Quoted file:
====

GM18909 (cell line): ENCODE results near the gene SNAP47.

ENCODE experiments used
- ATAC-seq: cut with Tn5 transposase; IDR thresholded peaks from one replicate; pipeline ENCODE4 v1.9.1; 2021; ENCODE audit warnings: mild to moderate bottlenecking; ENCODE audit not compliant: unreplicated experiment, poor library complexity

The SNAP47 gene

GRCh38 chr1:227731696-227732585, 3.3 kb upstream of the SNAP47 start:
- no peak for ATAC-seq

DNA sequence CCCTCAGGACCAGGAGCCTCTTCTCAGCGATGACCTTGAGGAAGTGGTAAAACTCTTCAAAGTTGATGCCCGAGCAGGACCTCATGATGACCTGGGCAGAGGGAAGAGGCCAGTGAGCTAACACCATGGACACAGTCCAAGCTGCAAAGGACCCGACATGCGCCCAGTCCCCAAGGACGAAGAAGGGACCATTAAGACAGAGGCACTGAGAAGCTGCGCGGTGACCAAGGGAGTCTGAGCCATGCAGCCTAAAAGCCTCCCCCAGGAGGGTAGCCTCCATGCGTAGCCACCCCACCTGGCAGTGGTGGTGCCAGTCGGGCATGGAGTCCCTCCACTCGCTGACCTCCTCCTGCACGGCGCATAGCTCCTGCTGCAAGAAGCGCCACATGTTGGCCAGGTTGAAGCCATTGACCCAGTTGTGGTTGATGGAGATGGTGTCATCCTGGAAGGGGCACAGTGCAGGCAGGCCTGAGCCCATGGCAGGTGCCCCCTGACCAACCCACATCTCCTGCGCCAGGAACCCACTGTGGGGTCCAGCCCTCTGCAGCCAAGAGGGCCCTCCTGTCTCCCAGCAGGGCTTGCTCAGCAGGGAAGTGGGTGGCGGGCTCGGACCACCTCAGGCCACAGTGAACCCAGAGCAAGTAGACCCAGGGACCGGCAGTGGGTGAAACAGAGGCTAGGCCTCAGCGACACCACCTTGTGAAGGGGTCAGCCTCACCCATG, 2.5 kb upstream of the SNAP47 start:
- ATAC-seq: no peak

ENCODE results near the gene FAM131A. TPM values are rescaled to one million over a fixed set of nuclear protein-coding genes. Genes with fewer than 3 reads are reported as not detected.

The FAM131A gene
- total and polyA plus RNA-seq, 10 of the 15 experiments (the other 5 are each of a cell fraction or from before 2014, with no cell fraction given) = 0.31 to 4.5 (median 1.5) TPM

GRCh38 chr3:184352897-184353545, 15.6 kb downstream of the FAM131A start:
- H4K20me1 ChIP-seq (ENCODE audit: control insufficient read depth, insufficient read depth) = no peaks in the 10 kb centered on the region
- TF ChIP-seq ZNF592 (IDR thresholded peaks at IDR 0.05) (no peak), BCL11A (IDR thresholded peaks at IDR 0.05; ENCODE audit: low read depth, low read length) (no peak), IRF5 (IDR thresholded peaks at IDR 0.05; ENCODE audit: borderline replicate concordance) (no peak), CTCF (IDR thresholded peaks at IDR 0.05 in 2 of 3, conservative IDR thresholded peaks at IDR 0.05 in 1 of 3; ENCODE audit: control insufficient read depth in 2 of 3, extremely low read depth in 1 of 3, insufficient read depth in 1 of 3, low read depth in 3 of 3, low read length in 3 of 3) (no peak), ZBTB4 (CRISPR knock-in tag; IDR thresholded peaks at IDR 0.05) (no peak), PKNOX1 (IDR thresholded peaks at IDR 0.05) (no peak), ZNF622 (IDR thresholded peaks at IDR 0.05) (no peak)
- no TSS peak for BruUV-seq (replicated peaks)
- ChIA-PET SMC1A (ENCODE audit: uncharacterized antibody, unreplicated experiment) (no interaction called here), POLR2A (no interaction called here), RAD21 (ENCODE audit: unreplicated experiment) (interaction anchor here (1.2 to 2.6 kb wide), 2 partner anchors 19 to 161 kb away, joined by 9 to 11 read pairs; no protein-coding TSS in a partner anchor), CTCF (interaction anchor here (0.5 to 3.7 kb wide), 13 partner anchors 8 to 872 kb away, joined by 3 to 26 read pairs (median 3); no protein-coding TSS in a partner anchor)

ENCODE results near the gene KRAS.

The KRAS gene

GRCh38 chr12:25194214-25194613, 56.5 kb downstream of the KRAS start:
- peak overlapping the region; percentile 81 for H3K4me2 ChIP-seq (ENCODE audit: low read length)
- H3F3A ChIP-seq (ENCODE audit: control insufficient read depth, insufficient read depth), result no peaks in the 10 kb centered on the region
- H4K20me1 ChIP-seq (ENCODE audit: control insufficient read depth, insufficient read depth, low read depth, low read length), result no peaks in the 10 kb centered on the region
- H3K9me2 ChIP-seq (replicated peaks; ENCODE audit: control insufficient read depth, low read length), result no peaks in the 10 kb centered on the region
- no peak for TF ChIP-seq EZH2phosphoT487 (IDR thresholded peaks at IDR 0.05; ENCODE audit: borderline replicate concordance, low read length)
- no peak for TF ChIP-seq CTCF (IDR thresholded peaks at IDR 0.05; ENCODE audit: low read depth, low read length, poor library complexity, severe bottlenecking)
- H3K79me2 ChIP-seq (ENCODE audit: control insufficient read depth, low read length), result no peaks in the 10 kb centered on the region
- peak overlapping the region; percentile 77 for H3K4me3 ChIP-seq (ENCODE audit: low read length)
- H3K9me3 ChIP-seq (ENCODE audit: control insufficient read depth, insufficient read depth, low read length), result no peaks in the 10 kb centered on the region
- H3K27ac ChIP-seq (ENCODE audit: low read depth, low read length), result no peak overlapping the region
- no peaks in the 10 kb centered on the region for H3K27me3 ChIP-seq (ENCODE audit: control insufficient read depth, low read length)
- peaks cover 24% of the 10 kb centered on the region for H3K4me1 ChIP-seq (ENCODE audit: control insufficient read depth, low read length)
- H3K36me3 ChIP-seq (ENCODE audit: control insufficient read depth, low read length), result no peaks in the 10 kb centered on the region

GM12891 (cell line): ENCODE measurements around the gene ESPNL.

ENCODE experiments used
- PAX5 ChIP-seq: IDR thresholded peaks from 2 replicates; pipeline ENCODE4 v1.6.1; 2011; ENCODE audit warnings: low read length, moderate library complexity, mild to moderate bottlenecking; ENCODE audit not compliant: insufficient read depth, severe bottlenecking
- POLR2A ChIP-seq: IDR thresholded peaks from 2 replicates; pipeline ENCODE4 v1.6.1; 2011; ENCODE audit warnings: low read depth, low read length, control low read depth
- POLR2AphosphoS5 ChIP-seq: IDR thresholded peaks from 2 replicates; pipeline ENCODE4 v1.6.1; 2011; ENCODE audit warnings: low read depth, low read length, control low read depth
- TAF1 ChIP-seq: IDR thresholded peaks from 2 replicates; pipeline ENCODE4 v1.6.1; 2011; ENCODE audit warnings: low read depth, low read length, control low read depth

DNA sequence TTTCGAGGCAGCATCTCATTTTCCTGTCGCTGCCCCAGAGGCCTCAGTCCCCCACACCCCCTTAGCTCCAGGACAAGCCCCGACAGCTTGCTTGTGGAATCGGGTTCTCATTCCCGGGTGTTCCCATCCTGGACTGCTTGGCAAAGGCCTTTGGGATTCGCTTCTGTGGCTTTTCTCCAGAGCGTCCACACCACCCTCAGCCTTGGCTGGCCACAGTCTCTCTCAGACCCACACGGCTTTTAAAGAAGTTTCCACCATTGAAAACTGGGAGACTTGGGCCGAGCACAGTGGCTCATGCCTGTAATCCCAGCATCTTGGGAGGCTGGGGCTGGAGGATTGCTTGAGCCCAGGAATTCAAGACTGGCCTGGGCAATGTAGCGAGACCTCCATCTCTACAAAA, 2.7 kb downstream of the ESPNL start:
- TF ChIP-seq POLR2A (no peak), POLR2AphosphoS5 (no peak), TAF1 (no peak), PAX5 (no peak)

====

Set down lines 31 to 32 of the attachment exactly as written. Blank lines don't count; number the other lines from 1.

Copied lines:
- peaks cover 24% of the 10 kb centered on the region for H3K4me1 ChIP-seq (ENCODE audit: control insufficient read depth, low read length)
- H3K36me3 ChIP-seq (ENCODE audit: control insufficient read depth, low read length), result no peaks in the 10 kb centered on the region